It’s not easy to get the kids attention when giving tours at the museum. The minute we walk in there they gasp. “Is that a real whale?” some will ask while others immediately start to chatter about the size, his one great eye peering down like a proctor making sure you don’t cheat on your test.
“Yes he is real” I say. He has been here since the museum first opened. He is paper mache on one side so that you can see what he looked like alive and his skeleton is on the other side so that you can see what he looks like from the inside.” And just as they are veering off to another subject I jerk them back when I say, “He is a sperm whale and the only whale with a throat large enough to swallow a human being.”
Now there quiet, I have their attention and I start my tour. I take them over to the image of Ku. Again the kids start to whisper, shove and turn to other displays. It’s a constant game of wanting them to learn something without boring them. I’m always trying to incorporate something that will reel them in and yet be something they are familiar with. Now that I think of it I have to do it with adults to, such as connecting the appearances of all the American flags after 9/11 to the appearances of Hawaiian flag quilts after the Americans banned the flying of the Hawaiian Flag.
But this time the kids are kind of fascinated with the image of Ku but Ku competes with the display of a Heiau just to the front of the image. So I ask my question. “Who has seen the cartoon, Scooby Doo?” Heads spin towards me and their arms almost dislocate as they shoot up into the air affirming they have.
There is one segment of Scooby Doo where they use a “Tiki” as part of a curse. Of course the tiki’s modle was the image of Ku. All of the sudden the kids realize that the god they are looking at does look like the one seen in the cartoon.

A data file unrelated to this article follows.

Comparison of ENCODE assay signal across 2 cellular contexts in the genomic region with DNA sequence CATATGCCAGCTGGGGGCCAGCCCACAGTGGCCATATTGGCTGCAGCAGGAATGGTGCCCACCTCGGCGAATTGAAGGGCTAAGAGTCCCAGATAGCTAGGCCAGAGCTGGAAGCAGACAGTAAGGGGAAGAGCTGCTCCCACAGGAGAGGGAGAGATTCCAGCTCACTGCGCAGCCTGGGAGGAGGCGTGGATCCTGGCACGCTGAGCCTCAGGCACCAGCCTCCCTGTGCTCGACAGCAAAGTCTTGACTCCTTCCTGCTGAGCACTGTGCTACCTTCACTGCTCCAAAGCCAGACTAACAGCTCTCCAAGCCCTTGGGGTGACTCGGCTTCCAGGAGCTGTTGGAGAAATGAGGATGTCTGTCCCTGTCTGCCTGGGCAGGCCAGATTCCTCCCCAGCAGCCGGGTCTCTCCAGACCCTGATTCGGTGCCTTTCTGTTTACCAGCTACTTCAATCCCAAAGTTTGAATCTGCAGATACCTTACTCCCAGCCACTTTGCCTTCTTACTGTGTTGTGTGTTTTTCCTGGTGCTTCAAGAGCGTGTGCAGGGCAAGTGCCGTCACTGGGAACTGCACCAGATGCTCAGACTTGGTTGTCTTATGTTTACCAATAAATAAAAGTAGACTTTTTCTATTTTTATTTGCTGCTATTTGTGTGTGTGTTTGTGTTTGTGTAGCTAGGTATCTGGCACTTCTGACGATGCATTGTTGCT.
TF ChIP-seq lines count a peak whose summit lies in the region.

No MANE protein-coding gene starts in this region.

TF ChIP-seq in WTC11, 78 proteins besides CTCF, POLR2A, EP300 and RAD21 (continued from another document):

“Can this Ku put a curse on you?” I ask as they all look at each other with worried faces. I explain to them that Ku was a very important god for the Hawaiian’s of old and that they looked to him for much. Good crops, government and laws among other things. I tell them that they now know the real truth about Ku. He is not cursed. He certainly was not part of a cartoon and that he was very important to the ancient Hawaiian people.
I want to instill this in to the children because many are Hawaiian and I want them to know the difference when their culture is being used in a wrong manner for entertainment. I want them to have a sense of pride at all of the accomplishments that their ancestors brought about. Ku seems to do this as the kids, especially the boys really enjoy that tying in of Scooby Doo and the “Cursed Tiki.”
So now the kids are calmed down, have become enthused about the artifacts and I finely feel I have their attention. So we stop in front of the Hale Pili or little grass hut.
Hale Pili a restored Hawaiian house made from Pili grass
“Now boys and girls, I want you each in turn to look inside of this hut (it contains a woven pillow, small lava rock lamps cut away, lit with kukui nut oil, and soft woven mats.) I tell them to look carefully at each thing and tell me what this hut was used for. “Remember the Hawaiians only used this hut for one thing as they had huts for each activity that you would normally have rooms for in your house.”
I always think this is a given. Come on a pillow, soft mats and low lighting? Just when I think they are finely paying attention, they answer, ” a kitchen.”
And so it goes. Everyday I must return to the old drawing board. Kids; no ears, no eyes, just a zest for life.